Staying in a hotel overlooking the numerous, bustling platforms of Gare de l’Est it is natural to think of Zola. The novelist Émile, rather than the former Chelsea player and Watford manager, Gianfranco.

The Frenchman’s books are full of brutish, freakishly strong men who regularly commit terrifying acts of violence; appropriate enough with the Rugby World Cup’s quarter-finals weekend looming.

While sensationalist and lurid, Zola’s work is philosophical too. Is human experience the result of free will or in some way predetermined? Are we like speeding trains, hurtling towards pre-ordained destinations, or is the course of a life more akin to a scooter zipping unpredictably along Rue du Faubourg-Saint-Denis?

If France’s destiny is to win the World Cup, the universe has placed a significant obstacle in their way. Sunday’s meeting between the world-champion Springboks and the host nation has the feel of a final – unstoppable force and immovable object – or two locomotives on collision course.

Rassie Erasmus, South Africa’s director of rugby, attempted to alter the direction of the buildup when he gave a typically entertaining – not to mention calculating – media briefing on Tuesday.

The 50-year-old covered everything from the threat of Parisian bedbugs to Fabien Galthié’s barefoot touch rugby sessions when the Frenchman visited Limerick during Erasmus’s time with Munster.

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Springboks use speakers to prepare for French cauldron


South Africa have been blasting noise from speakers at the side of the training pitch this week in order to simulate the hostile atmosphere they expect at the Stade de France in Sunday’s World Cup quarter-final against the hosts, hooker Bongi Mbonambi revealed on Thursday.

‘We know the atmosphere is going to be massive and we’ve tried to simulate it in our training this week, so that when it comes to the match it won’t shock us,’ Mbonambi told a press conference. ‘We’re going to have to embrace it and then try to focus on our game plan.’

Springbok staff told Reuters that speakers had been up on the side of the pitch at some of this week’s training sessions, with both crowd noise and the French anthem ‘La Marseillaise’ blasted out. ‘When we get to the stadium on Sunday, the noise is something we [will have] got used to through the week,’ Mbonambi added. Reuters

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Erasmus is a fiercely intelligent coach and a brilliant tactician who masterminded the Springboks’ triumph in Japan four years ago. He is a strategic, big-picture sort of person who has, nevertheless, often been unable to resist the urge to publicly castigate referees when results have not gone South Africa’s way.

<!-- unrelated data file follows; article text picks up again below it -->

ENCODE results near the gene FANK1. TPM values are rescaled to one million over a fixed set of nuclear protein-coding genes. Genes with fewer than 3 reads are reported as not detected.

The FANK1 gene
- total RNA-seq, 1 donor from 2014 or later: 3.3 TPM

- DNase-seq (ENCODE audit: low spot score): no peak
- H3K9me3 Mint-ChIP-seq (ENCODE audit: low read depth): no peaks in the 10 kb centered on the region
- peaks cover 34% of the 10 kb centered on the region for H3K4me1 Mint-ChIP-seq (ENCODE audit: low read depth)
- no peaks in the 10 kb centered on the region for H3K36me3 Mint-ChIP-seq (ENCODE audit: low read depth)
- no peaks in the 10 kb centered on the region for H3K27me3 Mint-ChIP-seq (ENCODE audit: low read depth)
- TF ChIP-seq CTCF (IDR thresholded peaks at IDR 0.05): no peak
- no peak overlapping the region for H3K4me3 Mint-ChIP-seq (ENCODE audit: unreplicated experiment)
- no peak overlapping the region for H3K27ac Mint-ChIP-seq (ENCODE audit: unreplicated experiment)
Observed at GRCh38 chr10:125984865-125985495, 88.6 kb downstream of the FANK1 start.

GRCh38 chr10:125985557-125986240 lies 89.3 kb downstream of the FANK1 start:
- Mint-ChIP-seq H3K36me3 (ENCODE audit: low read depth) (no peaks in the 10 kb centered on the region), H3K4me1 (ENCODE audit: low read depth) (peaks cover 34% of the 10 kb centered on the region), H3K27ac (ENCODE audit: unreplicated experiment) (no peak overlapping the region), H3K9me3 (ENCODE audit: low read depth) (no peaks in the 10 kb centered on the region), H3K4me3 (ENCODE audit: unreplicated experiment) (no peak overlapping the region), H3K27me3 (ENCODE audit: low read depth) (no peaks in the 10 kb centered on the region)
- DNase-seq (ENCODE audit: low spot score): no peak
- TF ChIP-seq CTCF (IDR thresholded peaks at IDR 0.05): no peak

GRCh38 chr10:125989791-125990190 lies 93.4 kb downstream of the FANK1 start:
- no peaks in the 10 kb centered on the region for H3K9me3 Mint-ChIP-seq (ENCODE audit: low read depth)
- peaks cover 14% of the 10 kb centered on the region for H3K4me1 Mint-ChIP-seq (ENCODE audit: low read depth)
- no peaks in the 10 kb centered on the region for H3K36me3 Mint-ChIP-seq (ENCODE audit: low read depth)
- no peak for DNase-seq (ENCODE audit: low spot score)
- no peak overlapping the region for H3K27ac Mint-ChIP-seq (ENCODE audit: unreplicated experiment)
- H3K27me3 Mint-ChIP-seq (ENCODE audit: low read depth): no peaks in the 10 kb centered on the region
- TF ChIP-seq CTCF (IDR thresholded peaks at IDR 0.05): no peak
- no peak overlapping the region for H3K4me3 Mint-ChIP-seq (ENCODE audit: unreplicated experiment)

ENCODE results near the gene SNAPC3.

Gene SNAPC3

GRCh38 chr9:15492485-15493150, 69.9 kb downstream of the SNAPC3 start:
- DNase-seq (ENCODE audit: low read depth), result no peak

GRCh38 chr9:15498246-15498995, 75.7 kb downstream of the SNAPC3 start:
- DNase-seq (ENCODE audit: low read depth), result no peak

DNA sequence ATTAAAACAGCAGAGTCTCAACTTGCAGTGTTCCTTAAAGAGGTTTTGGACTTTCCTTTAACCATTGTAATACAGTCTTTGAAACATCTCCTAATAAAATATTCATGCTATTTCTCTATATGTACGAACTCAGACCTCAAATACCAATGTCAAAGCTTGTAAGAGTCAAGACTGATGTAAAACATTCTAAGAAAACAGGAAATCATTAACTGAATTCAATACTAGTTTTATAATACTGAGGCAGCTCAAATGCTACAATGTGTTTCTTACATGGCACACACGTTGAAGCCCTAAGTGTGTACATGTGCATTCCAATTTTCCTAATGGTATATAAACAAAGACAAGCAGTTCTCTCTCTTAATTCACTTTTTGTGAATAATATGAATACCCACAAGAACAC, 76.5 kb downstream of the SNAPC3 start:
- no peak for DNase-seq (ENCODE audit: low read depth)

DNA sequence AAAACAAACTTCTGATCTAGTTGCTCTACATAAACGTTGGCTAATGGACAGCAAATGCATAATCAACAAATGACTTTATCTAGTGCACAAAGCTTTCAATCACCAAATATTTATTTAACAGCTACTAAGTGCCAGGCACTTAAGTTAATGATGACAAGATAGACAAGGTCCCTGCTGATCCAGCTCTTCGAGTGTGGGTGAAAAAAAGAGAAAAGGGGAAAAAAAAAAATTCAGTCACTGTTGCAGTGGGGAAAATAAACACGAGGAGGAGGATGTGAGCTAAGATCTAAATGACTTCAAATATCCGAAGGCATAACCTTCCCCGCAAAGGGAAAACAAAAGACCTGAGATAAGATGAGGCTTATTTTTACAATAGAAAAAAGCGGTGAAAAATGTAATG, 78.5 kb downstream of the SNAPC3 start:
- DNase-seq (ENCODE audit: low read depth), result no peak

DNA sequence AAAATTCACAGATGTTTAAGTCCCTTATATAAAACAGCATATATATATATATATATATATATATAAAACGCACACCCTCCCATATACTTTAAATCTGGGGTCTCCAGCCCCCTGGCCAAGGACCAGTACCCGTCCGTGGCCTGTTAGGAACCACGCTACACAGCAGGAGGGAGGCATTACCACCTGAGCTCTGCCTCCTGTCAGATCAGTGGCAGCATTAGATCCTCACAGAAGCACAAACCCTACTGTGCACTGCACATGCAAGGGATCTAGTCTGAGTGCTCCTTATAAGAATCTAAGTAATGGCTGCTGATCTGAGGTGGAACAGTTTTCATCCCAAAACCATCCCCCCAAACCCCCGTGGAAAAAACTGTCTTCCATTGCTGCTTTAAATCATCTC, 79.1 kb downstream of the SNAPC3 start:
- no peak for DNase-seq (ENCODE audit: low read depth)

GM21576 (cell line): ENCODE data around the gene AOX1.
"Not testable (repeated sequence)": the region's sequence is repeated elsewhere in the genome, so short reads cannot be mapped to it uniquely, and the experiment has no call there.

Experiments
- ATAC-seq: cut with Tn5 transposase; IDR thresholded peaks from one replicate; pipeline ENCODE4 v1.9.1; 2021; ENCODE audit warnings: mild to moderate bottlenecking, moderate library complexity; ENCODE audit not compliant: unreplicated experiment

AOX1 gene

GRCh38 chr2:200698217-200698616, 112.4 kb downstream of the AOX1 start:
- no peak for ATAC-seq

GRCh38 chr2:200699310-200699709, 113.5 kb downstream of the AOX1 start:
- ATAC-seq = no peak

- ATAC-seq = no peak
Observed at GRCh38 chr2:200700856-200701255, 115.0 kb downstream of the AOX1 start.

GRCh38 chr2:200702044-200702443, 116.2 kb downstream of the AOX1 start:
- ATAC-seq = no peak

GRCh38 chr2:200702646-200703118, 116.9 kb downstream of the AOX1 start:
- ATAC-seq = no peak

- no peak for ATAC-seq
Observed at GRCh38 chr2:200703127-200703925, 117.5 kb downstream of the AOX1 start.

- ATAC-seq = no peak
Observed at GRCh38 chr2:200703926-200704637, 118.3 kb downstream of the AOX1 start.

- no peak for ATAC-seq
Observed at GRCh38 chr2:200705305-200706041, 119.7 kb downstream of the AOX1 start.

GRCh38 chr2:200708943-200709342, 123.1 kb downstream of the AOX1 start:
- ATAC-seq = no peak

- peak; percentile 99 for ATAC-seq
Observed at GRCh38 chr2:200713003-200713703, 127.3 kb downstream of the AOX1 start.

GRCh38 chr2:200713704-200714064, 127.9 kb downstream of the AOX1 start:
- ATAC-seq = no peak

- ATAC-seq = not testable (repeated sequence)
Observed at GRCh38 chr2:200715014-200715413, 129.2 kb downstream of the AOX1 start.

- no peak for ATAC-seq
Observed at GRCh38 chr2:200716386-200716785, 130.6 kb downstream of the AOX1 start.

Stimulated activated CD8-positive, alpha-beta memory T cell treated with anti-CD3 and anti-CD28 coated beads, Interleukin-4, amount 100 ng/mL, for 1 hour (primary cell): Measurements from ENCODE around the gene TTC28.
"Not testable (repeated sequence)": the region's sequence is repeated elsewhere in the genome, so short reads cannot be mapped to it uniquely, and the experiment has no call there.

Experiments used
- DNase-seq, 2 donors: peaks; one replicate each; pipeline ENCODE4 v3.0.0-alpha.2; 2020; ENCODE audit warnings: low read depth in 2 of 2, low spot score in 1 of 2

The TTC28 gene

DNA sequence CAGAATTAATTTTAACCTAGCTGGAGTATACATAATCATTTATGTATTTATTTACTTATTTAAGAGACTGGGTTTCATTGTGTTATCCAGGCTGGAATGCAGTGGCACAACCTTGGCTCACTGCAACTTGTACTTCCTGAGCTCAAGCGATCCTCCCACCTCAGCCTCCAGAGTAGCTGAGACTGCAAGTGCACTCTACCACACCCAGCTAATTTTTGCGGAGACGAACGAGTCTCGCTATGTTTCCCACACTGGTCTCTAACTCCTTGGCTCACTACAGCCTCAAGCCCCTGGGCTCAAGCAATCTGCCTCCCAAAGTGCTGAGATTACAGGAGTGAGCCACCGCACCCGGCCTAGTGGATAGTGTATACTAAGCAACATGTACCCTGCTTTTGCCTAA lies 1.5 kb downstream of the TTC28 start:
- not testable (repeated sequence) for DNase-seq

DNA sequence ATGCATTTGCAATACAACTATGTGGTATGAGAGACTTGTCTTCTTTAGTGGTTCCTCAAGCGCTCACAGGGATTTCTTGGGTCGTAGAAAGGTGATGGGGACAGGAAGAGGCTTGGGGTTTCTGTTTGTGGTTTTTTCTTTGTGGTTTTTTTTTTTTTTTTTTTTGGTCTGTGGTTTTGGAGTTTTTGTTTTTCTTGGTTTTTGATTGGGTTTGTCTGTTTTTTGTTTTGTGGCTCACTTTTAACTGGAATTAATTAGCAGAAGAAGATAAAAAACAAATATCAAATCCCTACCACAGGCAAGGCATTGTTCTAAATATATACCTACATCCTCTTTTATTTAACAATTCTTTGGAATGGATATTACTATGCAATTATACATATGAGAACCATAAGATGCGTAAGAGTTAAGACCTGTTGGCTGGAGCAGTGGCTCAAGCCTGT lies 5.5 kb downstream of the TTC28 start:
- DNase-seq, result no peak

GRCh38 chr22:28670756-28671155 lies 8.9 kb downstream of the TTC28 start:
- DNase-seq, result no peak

While he is a consistently cheerful and engaging character, the fallout from some of his criticism directed towards officials has been no laughing matter in the past few years. His comments have had serious consequences for those concerned, including online death threats.

Peace has now broken out between South Africa and match officials, Erasmus announced this week, issuing a mea culpa for past behaviour, including the infamous British & Irish Lions video in 2021 in which he critiqued the match officials. “We don’t want people not to like us,” he said.

Still he could not resist his own J’Accuse…!, although it was (mostly) Sunday’s opponents rather than referees in his sights. Erasmus opined that France are “very clever” in exaggerating high tackles by opponents and winning penalties.

It was a classic attempt to seize control of the pre-match narrative as well as a message sent to Sunday’s referee, Ben O’Keeffe. Not to mention an attempt to disrupt Les Bleus in their preparation.

The obvious problem for Erasmus though, as he touched on himself, is that Galthié’s team seem to have become unflappable in a distinctly un-Gallic way.

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“The French were always very good at things but they’d be up and down, and up and down,” Erasmus said, speaking in the media centre at Roland Garros, and looking to send an ace in Galthié’s direction with his subsequent accusation of their “simulation”. “Now I think they are very steady in their emotions, and their emotions control their body language.”

France’s Antoine Dupont, who is expected to return to action on Sunday, was described by Rassie Erasmus as ‘so emotionless when he plays’. Photograph: Blondet Eliot/ABACA/Shutterstock

Of Antoine Dupont, the scrum-half and captain who is set to return at the Stade de France soon after a broken cheekbone, Erasmus said: “He’s so emotionless when he plays, and he always looks so in control.” He also quipped that three broken jaws during his own playing career had helped him to slim down. “Fitness won’t be a problem,” he said of Dupont’s comeback.

Ironically perhaps it is Galthié, if anyone, who has perpetuated stereotypes of the French character. “The problem for us, the French, the Latins, is that we relax a little and play less accurately,” said the France head coach of the manner in which they brushed Italy aside 60-7 in Lyon last Friday, scoring three converted tries and a penalty within 24 minutes.

There is certainly nothing wrong with France’s attack, and Erasmus added that breaking down their Shaun Edwards-marshalled defence – and their all-round improvement under Galthié – makes the quarter-final one of the biggest challenges of his career. “We’re up against it,” Erasmus said, attempting to frame France as clear favourites.

Regardless both teams, as Gianfranco might observe, are in a good moment. On Sunday night the subtext – in fact, part of the text itself – will be Erasmus and his pre-match sparring. Zola the novelist came down on the side of determinism, but it is the players on the pitch who will ultimately decide their own fate.


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